The sky was the brightest, thinnest blue—a ribbon draped upon the mountains, blanketing the curves and contours of the peaks surrounding me. The sun soaked my skin in the pale warmth of noon at 13,000 feet. The summit was only a thousand feet above me—eternally beyond me.
I should have been urging my group onward, leading them along the path, guiding them upward, encouraging their weary hearts.
The tears, however, kept pooling….spilling their waterfall ways down my face.
I couldn’t find the trail. Somewhere…a thousand or so feet behind me…I had lost it. I sat crumpled upon a rock, my fellow guide trying his best to help me. I was devastated. Humiliated.
Why this mountain. Why this path. Why me.
My heart ached. It was the last summer I would spend guiding—the last mountain I would climb as an outdoor guide. I didn’t understand why this summit had to be the hardest. Or why I felt so incapable and lost on the last climb. God, I think you chose wrong. Maybe I’m not made for mountains.
Strange how we can feel so alone when surrounded by what we love, those who love us, and even while we are fulfilling what we know we are called to do. A single failure along the way can make us feel as if the whole of the journey is meaningless—as if that single mountain makes all the journey a facade.
“But you are made for this.”
There, on the last ridgeline, I understood my God had chosen me for that journey. I knew he had placed within my heart and soul the ache for untamed places, for earth, sky, trail, and summit. And I knew he would give me the strength to see that summit through.
“Let me lead, Em.” I looked up at my guide…a guide I had trained myself only a few months prior. I nodded. I dropped what was left of the pride I wanted so badly to carry. “Thank you,” I whispered.
He stepped out ahead of us, and I took up the rear. He found the path a hundred feet later. My mind spun with questions. Why hadn’t I been able to keep the trail? Why did this have to be my last summit? What would life hold beyond the summers spent wandering those peaks? College was finished. Summers would no longer call to me with their siren song of wilderness, star-studded nights, and the scent of pine-filled forests.
Who was I beyond those mountain-scapes and the ventures they beckoned me with?
We made it to the summit that day. The sky remained blue. Not a single cloud threatened its vibrancy. And it was on that summit, I felt my God asking me for more than I felt I could offer—for the grandeur of the mountains, for my heart tangled in the wildness of that place…for the closing of a chapter. For the beginning of another.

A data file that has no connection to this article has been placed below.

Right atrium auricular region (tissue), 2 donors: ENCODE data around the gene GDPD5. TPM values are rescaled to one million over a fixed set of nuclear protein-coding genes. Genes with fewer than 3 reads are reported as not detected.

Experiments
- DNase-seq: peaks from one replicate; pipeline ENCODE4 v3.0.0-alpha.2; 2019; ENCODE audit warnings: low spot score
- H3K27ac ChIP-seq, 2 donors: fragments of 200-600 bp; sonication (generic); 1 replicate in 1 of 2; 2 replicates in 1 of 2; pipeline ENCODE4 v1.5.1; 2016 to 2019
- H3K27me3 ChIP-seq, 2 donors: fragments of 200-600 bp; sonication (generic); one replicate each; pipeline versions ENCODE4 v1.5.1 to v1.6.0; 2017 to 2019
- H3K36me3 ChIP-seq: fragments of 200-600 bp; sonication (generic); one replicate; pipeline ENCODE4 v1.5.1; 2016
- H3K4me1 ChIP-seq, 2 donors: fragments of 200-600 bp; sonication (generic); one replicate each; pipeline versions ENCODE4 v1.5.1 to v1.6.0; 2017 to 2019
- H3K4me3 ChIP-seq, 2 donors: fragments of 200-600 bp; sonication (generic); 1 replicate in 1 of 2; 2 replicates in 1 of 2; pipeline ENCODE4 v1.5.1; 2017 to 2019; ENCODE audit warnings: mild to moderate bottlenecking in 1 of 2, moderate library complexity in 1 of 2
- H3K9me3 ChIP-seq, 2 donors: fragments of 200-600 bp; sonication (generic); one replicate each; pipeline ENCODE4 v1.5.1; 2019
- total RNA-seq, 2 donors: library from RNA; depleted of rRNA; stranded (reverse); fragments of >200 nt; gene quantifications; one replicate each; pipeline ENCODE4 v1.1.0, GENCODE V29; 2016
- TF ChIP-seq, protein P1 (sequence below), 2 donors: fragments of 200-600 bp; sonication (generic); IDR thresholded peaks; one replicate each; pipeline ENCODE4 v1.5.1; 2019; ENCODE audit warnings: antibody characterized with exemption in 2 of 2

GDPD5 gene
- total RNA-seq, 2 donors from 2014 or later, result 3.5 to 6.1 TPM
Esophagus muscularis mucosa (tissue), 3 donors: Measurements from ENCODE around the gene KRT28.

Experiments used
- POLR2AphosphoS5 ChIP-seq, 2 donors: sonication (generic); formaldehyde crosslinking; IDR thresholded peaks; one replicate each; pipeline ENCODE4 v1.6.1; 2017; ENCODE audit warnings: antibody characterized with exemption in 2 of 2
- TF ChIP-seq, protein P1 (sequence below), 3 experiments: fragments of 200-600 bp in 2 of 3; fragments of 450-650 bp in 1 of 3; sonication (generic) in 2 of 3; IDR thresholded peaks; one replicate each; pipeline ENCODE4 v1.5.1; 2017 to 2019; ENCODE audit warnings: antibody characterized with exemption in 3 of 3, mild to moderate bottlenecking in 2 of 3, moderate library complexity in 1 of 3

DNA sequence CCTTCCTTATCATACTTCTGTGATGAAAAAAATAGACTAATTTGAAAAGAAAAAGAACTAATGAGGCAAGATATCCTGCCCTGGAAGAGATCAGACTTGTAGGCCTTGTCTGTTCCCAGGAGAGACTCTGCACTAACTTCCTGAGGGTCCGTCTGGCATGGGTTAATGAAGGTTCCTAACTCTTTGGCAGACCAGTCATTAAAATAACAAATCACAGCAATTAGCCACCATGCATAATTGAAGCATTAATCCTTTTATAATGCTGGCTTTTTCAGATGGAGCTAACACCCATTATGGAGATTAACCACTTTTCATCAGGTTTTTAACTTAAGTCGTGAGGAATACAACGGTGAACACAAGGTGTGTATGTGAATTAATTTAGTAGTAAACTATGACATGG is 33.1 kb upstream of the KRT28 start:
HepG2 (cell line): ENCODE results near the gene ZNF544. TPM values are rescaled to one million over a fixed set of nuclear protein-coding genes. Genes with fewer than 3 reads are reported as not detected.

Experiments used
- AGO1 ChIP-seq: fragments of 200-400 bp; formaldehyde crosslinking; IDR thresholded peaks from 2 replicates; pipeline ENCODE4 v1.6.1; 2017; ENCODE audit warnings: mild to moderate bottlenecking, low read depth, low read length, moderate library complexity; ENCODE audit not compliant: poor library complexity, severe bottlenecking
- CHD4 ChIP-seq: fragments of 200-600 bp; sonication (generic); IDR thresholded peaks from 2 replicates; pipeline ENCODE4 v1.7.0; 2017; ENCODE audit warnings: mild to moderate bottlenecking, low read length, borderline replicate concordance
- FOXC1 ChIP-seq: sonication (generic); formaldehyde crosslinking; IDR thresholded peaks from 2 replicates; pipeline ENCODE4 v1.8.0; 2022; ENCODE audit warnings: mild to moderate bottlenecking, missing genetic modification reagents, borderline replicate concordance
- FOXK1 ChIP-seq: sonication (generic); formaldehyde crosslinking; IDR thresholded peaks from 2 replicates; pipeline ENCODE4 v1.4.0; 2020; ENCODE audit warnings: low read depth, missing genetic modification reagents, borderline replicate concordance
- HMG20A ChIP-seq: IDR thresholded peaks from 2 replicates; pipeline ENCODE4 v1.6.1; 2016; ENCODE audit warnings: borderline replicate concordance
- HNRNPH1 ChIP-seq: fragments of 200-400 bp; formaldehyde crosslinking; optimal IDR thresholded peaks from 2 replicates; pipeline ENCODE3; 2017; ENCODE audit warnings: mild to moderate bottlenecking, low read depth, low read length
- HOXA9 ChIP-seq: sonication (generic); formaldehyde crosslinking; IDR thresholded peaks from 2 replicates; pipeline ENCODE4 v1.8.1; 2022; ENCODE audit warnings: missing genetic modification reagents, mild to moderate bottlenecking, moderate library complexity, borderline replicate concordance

“You’ve adventured well, beloved. And you’ll find joy in the mountains ahead.”
The grace of God floods most fully at the summit. When we look down upon the mountain and see the pathway laid clear. When we feel and know the scars that etch our past. When we know we were not enough for the journey.
When we surrender our inadequacy for the strength of our Creator. To summit a mountain is to embrace our calling…the calling to shed our layers, to share our burdens and carry those of the one beside us. To summit is to acknowledge the smallness of our heart’s frame and allow our spirit to be filled with the fullness of our Maker.
To adventure fully is to surrender completely.
I descended that mountain in the deepest, strangest peace. It wasn’t the summit I imagined it would be. It wasn’t the adventure I wanted to experience or offer my fellow hikers. It wasn’t the journey I planned or the journey I executed well.
But it was the journey upon which I extended my heart’s longings to my Savior and held them out for him to do with what he willed. It was the end of childhood. The end of something precious.
It was also the beginning of who I am now, the molding of endurance, the memory of perseverance, the lesson of hope found in trial, and the realization that one failure doesn’t define the whole of the journey. Our mountains will always be with us. And while we never truly conquer the summit, we can allow our mountains to mold our next adventure, to shape our hearts and minds for greater, more beautiful things.
For even within the mundane there is glory. And within seeming failure there is hope. We were never meant to be enough or always know the way. The God who formed our feet and taught our hearts to know His voice will guide us upon the heights of life.